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Since a recent major upgrade to my distribution (PLD Linux), I have been having trouble with a whole slew of programs. As best I can tell, anything that touches OpenGL or PulseAudio segfaults. I'm using the proprietary nvidia drivers and a 3.2.x kernel. Xorg itself runs fine and I am able to run most programs, however things like mplayer segfault and no sound is produced by any program.

Once I figured out that it might be related to OpenGL, I started playing with glxgears as a test. Running it by itself segfaults instantly. Then I discovered that running it under strace runs fine. The same thing is true for mplayer. Running it on a test mp3 file segfaults instantly, running strace mplayer plays just fine (although pulse audio still dies and it reverts to a dummy output device).

How could running something under strace keep it from segfaulting and how would I continue to debug the situation?

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Does your strace binary have a sticky bit set? –  Mat Mar 8 '12 at 22:39
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Guess: it's a timing bug, and strace slows the process down enough not to trigger the bug. –  Gilles Mar 8 '12 at 23:26
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@Mat: No sticky bit. –  Caleb Mar 9 '12 at 4:55
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@FrederikDeweerdt: Aaa, yes actually it does. Not much, but it positivly identifies what I already suspected, the nvidia provided library is causing the deadness: [ 1170.678996] mplayer[3970]: segfault at ffffe0b4 ip b6464216 sp bfd84930 error 4 in libGL.so.290.10[b63e4000+a9000]. Now what? –  Caleb Mar 9 '12 at 4:56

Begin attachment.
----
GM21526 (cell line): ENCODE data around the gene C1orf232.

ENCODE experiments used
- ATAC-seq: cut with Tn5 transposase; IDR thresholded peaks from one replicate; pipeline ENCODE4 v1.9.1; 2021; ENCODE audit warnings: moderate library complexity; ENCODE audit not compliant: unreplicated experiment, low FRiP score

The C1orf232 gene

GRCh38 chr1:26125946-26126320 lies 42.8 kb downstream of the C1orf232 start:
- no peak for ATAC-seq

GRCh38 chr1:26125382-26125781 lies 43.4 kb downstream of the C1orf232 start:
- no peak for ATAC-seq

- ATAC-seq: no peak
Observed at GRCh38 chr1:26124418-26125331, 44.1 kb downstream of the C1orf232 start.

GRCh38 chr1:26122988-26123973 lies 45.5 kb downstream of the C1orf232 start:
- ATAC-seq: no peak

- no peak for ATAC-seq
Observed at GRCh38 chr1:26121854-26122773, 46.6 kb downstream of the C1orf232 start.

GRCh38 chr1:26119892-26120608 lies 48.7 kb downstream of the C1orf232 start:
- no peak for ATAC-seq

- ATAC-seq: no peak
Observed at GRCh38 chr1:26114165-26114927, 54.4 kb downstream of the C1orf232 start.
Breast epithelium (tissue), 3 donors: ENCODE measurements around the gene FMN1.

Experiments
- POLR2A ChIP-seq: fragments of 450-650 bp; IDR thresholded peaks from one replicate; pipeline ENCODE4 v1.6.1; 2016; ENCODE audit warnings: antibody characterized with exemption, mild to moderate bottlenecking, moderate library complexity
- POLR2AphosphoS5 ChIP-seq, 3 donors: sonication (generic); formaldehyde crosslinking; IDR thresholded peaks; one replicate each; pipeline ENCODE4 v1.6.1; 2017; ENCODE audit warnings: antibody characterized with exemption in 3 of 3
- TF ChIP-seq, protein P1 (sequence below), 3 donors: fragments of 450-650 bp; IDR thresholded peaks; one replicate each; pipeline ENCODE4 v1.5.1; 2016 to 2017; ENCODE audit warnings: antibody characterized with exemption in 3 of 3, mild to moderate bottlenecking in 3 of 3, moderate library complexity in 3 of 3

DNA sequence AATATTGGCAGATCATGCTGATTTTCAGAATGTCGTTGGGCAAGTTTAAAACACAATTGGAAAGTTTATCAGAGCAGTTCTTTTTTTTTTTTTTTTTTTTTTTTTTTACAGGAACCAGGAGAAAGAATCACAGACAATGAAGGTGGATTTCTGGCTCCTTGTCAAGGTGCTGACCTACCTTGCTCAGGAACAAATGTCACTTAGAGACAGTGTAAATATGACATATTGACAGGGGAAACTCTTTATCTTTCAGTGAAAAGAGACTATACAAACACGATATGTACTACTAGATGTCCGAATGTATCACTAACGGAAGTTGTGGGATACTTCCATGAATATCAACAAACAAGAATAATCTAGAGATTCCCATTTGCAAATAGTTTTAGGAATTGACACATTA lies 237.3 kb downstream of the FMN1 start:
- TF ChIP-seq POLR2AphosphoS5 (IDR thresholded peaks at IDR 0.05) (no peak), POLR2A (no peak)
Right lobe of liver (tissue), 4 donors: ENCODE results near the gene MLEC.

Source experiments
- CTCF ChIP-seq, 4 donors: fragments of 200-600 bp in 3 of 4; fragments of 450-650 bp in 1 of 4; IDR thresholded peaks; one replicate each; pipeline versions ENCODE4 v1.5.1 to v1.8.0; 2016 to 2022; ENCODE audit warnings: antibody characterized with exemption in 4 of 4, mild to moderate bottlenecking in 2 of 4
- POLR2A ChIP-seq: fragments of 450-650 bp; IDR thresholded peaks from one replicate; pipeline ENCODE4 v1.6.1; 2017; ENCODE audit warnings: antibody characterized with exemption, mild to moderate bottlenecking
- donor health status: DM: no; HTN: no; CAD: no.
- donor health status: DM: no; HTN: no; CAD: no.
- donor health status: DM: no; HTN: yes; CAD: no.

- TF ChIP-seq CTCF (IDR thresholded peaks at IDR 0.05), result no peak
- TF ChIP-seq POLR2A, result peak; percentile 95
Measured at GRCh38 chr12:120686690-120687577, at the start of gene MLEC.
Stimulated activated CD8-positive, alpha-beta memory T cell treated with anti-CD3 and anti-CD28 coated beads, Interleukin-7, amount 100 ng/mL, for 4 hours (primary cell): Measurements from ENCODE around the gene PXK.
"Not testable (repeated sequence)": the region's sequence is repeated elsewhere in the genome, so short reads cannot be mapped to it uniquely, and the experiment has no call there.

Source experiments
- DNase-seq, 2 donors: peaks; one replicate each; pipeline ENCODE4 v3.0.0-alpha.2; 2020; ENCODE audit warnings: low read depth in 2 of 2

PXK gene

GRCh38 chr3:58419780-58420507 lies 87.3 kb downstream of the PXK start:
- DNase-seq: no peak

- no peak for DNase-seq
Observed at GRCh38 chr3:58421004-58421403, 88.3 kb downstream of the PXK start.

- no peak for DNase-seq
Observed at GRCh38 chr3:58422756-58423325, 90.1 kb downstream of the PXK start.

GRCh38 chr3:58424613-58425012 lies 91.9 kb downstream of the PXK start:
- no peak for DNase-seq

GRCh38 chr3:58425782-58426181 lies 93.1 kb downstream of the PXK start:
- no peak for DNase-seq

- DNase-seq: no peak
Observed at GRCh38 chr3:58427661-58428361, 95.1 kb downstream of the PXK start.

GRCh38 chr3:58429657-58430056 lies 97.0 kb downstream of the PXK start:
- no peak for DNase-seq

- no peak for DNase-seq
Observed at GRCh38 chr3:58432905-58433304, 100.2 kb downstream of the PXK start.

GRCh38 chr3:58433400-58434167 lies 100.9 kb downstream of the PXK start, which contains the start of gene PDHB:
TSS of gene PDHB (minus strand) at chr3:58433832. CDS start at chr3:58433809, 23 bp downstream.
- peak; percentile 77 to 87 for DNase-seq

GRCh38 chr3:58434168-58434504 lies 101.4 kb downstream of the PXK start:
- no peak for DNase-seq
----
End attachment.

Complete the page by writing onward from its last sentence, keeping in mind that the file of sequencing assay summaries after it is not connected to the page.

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Any reason you can't just debug it with gdb and get a backtrace from where the segfault happens? –  Hello71 Apr 29 '12 at 2:17
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3 Answers 3

I would imagine that another package replaced libGL.so with its own version, replacing the nVidia version - most likely a Mesa package. To fix the issue, reinstall the proprietary nVidia driver, this will restore the nVidia provided libGL.so.

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Then it wouldn't work even if running under strace. –  Renan Apr 9 '12 at 0:01
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You said you tried nv, nouveau and vesa. What happened on each case?

Also, try to boot your machine off a USB stick with another distro and see if the problem persists. If it doesn't, then, maybe, the driver versions from the other distros can be used on your machine. It could also shed some light on the specifics of the problem you are having (it seems to be a timing bug).

Are modern machines still capable of slowing down the PCI bus? Is it a desktop PC or a notebook?

Just as a side note, you may spare yourself a lot of future pain by avoiding ATI and NVidia altogether, if possible performance-wise. Their margins are so low that even a 1% drop in user base may trigger them into cleaning up their act.

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Get rid of the proprietary nvidia drivers and use the open source ones. You identified yourself the proprietary nvidia drivers to be at fault.

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Great concept, but you know that is easier to say than do. I've run the neavou drivers, but they have issues with dual monitors and power management. –  Caleb Mar 10 '12 at 1:06
    
There are other drivers besides neavou. I'd say it's an easy choice since right now you don't have a properly working system. –  aseq Mar 10 '12 at 1:33
    
Seriously? If you have an answer for me, please edit your post to actually answer my question or provide a specific alternate solution. If you know of some magic I don't, you'll need to be more detailed in order to be useful. I'm well aware that there are other drivers out there, but you probably aware that they don't do everything the proprietary ones do. I've used nv, and even the vesa stuff drives it, but nouveau is by far the most featured and best performing. Ironically this system is working for everything it is most important that it do, which is not the case with other drivers. –  Caleb Mar 10 '12 at 22:13
    
Suggesting a work around is an answer too and I would say it is an alternate solution. Just because you don't like that solution is not so relevant. –  aseq Mar 11 '12 at 2:34
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